In this study, the performance of the questionnaire in large scale survey is satisfactory and provides a large picture of SRH status in Southern China. However, several limitations need to be taken into account when interpreting our findings. Firstly, the study design was cross-sectional and it is hence difficult to establish cause-effect relationship between SRH and socio-demographic characteristics. A longitudinal study is needed to investigate the relationship in the future study. Secondly, previous studies have indicated an association of the medical conditions (multimorbidity) with a poor SRH[47–49], suggesting the existence of an inverse relationship between multimorbidity and SRH. Particularly, the inverse relationship between multimorbidity and SRH is significantly stronger in physical dimensions than in mental or social dimension[47–49]. However, in this study we didn't take the multimorbidity and medical condition into consideration. Thirdly, the scale included 48 items and it's difficult for some responders with poor education to understand. Although all the interviewers received uniform training and investigation were conducted based on the requirement of stratified random sampling, during the investigation interviewers' explanation or introduction might still affect the survey results. Fourthly, there are a number of socio-demographic factors are not included in the survey, such as insurance, living arrangement, family ties, relationship and support, childlessness and number of children. Lastly, floating population is not included in the survey. Guangzhou and Shenzhen are the two biggest metropolises in Southern China that have a large proportion of floating population. In our study we didn't include the floating population in the survey because the selection of the subject is based on the eligible candidates listed in the residential registration record and it's difficult to get the information of floating population. Despite these limitations, the results of this analysis provide a large picture of the SRH status in Southern China, which may facilitate further investigation by using a prospective study design.
Many experts believe that the 21st century health care system should provide respectful and responsive health care according to individual patient preferences, needs, and values, and ensure that patient values guide all clinical decisions. Patient-orientation and empowerment have become important goals for primary health care providers. As SRH largely determines the need of health services and greatly influences people's activities and their life-satisfaction, validity and reliability scales are needed to be developed. SRHMS has been shown a suitable indicator for the general population health. Our previous studies have revealed that SRHMS has a good validity, reliability and is easy to manage. The results of the present study have also shown that SRHMS displays a good performance in general population. In this study, we found that divorced/separated/widowed people, low income people, low education level, old men, women and suburban residents in Southern China suffered a relatively poor SRH. To improve people's SRH in Southern China, more attention should be paid to and more work should be done for these people. For instance, public health surveillance system can be established to monitor the prevalence of health risk behaviors. SRH assessments are valid health status indicators and can be used in studies and population health monitoring. In many developed countries, public health surveillance system has been established and used as valid measures of health in epidemiologic research and in population health monitoring. China can also learn from these systems to improve population health. To improve country's health service, executive powers in the nation's regional health service should be decentralized. Regulations and guidelines intended to improved health care should be implemented more sufficiently. More effort should be make to strengthen health services for the special population and the needy, which include mothers, children, the elderly, the disabled, students, and those suffering from chronic diseases. Local public health should pay more attention to the mental health of population, especially in urban white-collar crowd. Fast life style, pressure from work and lack of social relations and support all result in poor mental health. Therefore, it's necessary to provide appropriate health service such as periodical psychological consulting and stress relief for this special population.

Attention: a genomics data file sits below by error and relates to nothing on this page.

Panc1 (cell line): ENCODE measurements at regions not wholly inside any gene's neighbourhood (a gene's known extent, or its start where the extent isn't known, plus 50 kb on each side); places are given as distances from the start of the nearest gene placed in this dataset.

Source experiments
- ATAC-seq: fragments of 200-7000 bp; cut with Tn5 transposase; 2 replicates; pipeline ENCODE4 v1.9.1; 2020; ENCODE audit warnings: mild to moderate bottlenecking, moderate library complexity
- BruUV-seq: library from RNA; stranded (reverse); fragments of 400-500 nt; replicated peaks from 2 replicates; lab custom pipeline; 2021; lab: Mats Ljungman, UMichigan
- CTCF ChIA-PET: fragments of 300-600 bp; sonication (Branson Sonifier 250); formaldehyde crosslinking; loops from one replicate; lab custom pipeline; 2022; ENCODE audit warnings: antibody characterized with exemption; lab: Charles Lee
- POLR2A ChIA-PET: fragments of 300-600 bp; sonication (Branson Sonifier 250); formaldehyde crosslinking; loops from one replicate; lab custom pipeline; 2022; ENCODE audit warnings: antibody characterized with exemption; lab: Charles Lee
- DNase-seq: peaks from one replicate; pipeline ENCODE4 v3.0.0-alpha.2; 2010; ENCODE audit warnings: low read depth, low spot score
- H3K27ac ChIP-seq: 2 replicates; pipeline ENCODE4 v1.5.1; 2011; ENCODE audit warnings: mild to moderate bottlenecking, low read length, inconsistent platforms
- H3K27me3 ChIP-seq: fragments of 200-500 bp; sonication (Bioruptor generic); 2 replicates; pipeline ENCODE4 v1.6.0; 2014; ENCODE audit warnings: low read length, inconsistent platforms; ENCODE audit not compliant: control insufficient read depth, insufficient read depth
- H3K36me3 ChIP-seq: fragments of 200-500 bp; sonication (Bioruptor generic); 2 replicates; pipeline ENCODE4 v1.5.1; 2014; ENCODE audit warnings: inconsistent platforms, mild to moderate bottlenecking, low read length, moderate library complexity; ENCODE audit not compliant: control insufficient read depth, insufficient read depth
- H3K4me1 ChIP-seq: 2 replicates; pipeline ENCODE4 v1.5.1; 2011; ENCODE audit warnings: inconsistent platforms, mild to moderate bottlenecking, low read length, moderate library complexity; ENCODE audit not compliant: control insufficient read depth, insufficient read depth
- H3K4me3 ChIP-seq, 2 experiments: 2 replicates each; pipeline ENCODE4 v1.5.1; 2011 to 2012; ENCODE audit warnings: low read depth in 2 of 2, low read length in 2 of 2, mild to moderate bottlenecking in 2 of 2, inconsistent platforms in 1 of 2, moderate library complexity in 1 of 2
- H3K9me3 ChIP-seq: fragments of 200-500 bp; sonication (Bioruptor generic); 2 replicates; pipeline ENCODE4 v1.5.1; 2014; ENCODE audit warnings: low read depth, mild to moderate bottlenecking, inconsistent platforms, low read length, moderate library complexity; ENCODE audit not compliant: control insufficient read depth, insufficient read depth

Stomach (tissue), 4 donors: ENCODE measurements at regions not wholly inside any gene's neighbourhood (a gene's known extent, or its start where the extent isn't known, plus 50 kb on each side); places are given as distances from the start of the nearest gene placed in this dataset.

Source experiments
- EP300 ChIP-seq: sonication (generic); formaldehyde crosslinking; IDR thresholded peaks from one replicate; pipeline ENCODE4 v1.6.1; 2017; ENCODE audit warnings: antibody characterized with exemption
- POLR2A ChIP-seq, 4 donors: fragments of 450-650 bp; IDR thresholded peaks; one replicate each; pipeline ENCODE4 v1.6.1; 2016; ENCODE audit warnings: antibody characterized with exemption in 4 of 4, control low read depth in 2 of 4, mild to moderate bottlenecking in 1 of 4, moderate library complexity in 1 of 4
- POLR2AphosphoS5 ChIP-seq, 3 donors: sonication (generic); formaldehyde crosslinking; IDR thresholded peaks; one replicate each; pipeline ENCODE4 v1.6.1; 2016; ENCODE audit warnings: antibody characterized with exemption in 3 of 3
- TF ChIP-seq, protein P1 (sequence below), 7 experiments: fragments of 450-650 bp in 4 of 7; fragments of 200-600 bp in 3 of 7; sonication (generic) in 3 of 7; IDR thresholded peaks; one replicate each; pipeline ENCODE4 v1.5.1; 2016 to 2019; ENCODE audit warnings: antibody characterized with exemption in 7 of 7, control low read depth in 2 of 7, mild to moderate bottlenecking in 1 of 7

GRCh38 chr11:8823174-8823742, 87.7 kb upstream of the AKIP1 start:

The result of this study may help reveal the population health level, evaluate the health service effectiveness and provide new method for the formulation of the public health strategies. But more information need to be collected before new public health strategies being using in the primary health care in the future.
This research was supported by the National Natural Science Foundation of China (Methodological Study on Quantitative Measurement of Self-rated Health. NO: 30100154)
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We are grateful for all the participations in this study. We appreciate the monitor Xiangling Zhu and some other students of school of biomedical engineering for their sincere assistance in this research. We also appreciate Chunquan Ou, Jin Xu for their great help and assistance with the different version of the manuscript.
The authors declare that they have no competing interests.
JX developed the questionnaire and study design, supervised the analysis and contributed to the final version of the manuscript. JZ who assisted with the survey and data analyses is also the principal author of this paper. LF, JQ assisted with the study. All authors have read and approved the final manuscript.
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Xu, J., Zhang, J., Feng, L. et al. Self-rated health of population in southern China: association with socio-demographic characteristics measured with multiple-item self-rated health measurement scale. BMC Public Health 10, 393 (2010). https://doi.org/10.1186/1471-2458-10-393